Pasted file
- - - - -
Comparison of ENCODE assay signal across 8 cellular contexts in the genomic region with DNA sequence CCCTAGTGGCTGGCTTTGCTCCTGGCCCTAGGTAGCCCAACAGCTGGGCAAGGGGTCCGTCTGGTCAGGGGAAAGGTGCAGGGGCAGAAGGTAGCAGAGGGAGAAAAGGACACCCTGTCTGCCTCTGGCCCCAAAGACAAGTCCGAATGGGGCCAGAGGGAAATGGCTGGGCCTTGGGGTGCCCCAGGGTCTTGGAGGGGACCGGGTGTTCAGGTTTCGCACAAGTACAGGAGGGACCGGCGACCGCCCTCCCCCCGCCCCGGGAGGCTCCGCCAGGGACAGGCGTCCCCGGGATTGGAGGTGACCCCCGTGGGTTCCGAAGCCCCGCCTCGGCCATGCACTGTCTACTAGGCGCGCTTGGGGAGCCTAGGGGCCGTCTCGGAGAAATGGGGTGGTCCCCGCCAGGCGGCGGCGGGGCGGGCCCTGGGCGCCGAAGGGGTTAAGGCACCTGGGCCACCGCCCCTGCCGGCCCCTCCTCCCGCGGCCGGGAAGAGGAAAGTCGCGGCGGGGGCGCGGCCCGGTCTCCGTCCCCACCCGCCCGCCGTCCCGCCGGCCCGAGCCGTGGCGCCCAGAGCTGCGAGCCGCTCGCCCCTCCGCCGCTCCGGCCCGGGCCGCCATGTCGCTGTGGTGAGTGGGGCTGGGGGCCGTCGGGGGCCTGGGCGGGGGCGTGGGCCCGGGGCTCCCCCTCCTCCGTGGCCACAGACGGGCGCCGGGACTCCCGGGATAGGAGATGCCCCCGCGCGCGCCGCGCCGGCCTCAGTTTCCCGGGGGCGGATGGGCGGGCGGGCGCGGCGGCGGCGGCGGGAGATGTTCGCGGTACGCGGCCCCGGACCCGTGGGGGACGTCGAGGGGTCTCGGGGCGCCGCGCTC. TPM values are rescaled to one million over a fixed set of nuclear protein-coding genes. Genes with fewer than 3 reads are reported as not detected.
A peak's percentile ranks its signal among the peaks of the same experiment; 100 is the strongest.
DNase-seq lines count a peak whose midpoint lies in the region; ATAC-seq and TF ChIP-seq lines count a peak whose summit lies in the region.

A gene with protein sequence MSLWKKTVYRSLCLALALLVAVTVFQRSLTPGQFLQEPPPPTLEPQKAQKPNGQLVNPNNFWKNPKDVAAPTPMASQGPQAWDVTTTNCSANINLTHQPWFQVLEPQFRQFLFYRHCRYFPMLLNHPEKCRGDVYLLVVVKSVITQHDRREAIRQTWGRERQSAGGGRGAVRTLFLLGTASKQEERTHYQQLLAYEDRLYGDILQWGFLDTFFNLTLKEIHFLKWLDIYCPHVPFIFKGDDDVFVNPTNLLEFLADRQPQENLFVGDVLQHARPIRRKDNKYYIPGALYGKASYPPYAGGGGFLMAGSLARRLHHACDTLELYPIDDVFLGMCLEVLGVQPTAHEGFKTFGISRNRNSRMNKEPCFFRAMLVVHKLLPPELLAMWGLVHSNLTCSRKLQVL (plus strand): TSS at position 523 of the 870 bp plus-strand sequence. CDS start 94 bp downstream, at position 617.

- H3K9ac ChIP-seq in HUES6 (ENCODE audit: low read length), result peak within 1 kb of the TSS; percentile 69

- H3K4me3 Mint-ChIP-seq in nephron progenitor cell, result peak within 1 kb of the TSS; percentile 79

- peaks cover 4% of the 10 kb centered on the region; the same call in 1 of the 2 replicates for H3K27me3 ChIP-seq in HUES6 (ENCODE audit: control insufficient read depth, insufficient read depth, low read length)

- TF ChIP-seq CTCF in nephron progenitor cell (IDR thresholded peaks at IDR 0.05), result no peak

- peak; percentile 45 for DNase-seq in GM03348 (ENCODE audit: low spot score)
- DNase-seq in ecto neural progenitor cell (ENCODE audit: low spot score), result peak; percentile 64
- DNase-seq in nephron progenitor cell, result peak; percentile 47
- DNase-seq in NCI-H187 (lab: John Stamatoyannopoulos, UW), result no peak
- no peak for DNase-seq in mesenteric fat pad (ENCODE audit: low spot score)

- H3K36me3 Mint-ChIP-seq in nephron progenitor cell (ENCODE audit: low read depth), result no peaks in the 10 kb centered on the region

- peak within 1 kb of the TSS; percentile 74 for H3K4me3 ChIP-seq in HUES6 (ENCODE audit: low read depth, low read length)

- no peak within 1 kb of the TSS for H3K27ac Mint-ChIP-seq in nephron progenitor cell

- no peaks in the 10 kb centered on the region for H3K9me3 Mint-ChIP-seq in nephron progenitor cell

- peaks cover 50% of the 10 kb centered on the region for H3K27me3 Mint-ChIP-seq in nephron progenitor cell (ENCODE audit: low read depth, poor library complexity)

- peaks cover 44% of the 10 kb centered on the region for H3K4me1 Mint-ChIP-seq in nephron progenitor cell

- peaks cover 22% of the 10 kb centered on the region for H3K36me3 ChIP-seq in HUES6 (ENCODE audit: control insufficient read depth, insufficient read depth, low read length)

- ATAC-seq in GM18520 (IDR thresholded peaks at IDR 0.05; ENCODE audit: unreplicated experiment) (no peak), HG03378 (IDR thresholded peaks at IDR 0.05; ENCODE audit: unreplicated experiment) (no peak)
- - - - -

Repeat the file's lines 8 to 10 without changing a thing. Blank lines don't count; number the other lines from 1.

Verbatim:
- TF ChIP-seq CTCF in nephron progenitor cell (IDR thresholded peaks at IDR 0.05), result no peak

- peak; percentile 45 for DNase-seq in GM03348 (ENCODE audit: low spot score)
- DNase-seq in ecto neural progenitor cell (ENCODE audit: low spot score), result peak; percentile 64